January 2020

Guest Post: The Joy of Movement

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Guest Post: The Joy of Movement

Kelly McGonigal‘s book “The Joy of Movement” brings light to the many ways movement and exercise affect the human condition. From feeling better to physical strength, she uses case studies and anecdotes to show the power of movement. Following is an excerpt from the read that hits particularly close to home for us at Jazzercise.

When life throws you a curve ball--a health challenge, an unexpected loss, a family crisis--it can be easy to feel alone, or like you have to handle it on your own. But as Psychologist Bronwyn Tarr told me, “We need things that help us connect with one another, that give us opportunities to forge collectivity.” If we’re lucky, we experience many such moments in everyday life, but it also helps to have special events that draw on the power of moving together. Researchers have studied the effects of participating in charity athletic events, and participants routinely describe feeling a collective strength, hope, and optimism. Organizations that host such events could choose any method of fundraising, from rummage sales to auctions, but none have the popular draw of 5Ks, half marathons, and physical challenges like Hustle Chicago, in which thousands of people climb the iconic John Hancock Tower’s ninety- four stories to raise funds for the Respiratory Health Association. Threats on the scale of heart disease, cancer, AIDS, and social injustice can make us feel paralyzed, hopeless, or defeated. Athletic events that acknowledge these collective problems are opportunities to experience one of the antidotes to despair, we‑agency. When we take our part in these collective endeavors, the physical movement uplifts us and the community inspires us. Winning the battle suddenly feels possible. It also reminds us that our struggles are shared by others. This was something Polina Davidenko whose grandmother was diagnosed with lymphoma told me. “When you’re suffering from something, you forget that you’re not alone in it. When you see people come together, it reminds you that you aren’t alone.”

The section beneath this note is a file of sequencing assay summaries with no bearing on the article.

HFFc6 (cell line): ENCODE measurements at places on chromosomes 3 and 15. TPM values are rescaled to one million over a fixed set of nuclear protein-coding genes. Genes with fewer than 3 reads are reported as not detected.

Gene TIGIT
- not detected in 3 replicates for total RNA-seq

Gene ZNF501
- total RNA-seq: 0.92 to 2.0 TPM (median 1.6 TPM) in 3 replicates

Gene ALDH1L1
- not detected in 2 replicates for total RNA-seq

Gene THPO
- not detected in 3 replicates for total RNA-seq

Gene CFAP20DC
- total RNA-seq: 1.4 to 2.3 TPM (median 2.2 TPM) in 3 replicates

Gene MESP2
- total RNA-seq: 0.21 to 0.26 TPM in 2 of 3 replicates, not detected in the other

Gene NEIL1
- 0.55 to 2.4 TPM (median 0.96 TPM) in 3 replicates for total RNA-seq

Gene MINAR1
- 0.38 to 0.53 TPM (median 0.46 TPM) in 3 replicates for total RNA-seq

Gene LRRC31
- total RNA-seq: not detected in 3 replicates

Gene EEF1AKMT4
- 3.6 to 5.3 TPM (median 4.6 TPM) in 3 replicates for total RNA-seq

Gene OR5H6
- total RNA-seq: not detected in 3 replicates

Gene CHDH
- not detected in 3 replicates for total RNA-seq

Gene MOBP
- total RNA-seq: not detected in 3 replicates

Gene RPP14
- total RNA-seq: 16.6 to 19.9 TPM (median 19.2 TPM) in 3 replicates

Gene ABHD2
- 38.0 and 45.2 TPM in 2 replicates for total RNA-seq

Once a year, over a thousand people dance together on the deck of the USS Midway, an aircraft carrier docked in San Diego Harbor. Two hundred thousand sailors served on the USS Midway from 1945 to 1992, when it was deployed for both combat and humanitarian missions. Today the carrier hosts hundreds of military ceremonies and community events each year. One of these events is the annual Jazzercise Dance for Life fundraiser, which in one day raises over a hundred thousand dollars for breast cancer research and support. The event is advertised as a fight against breast cancer. Many of the dancers arrive in groups, wearing matching tank tops with slogans like “Strong alone. Unstoppable together.” Instructors lead participants through dance routines to popular music, a thousand feet simultaneously striking the ship deck with every step. Aerial shots show a swarm of hot-pink-clad bodies moving in unison, suggesting a superorganism rather than a group of individuals. Through their synchronized steps and desire to come together, the dancers have become the impenetrable herd, a swarm defending its own, a throng of selves merged into a powerful we.

From THE JOY OF MOVEMENT by KELLY MCGONIGAL, published by AVERY, an imprint of Penguin Publishing Group, a division of Penguin Random House, LLC. Copyright © 2019 by KELLY MCGONIGAL

1 comment
Alice Shaw
Jazzercise has been a solid foundation for me personally, for 40 years, as a cornerstone of who I am. Empowering women through positive motivation and movement, mentally encouraging them, and spiritually loving them. Love this message of doing life together!
4/21/2021 12:06:41 PM

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